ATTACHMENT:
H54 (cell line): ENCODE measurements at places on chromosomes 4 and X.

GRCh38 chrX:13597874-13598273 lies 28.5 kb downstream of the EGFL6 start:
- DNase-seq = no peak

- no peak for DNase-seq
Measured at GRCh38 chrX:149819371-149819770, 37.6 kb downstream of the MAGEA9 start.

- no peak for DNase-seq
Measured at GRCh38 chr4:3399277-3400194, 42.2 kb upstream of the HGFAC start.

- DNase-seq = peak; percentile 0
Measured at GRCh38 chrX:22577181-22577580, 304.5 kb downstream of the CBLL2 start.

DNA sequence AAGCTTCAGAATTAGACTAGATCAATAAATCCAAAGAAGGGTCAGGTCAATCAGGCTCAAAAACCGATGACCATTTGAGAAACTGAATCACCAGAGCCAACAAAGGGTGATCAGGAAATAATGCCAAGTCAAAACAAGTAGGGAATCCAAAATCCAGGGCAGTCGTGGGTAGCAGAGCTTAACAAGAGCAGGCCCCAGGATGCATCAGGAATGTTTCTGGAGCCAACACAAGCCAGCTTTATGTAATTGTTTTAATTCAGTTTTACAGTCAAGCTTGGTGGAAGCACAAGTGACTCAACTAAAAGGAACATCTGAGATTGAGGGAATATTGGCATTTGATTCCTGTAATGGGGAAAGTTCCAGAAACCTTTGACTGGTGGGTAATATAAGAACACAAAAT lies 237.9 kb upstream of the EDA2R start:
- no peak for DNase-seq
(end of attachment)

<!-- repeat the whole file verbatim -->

H54 (cell line): ENCODE measurements at places on chromosomes 4 and X.

GRCh38 chrX:13597874-13598273 lies 28.5 kb downstream of the EGFL6 start:
- DNase-seq = no peak

- no peak for DNase-seq
Measured at GRCh38 chrX:149819371-149819770, 37.6 kb downstream of the MAGEA9 start.

- no peak for DNase-seq
Measured at GRCh38 chr4:3399277-3400194, 42.2 kb upstream of the HGFAC start.

- DNase-seq = peak; percentile 0
Measured at GRCh38 chrX:22577181-22577580, 304.5 kb downstream of the CBLL2 start.

DNA sequence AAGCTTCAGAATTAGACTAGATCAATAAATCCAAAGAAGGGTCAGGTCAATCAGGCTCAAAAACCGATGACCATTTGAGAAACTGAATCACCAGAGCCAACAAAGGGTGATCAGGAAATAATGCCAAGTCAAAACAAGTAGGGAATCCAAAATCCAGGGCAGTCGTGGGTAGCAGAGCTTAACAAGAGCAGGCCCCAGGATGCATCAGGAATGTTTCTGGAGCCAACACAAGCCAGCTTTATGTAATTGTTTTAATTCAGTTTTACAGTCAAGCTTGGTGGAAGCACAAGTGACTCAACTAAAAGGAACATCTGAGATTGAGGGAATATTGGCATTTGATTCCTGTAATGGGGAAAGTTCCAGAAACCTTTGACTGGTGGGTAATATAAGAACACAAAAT lies 237.9 kb upstream of the EDA2R start:
- no peak for DNase-seq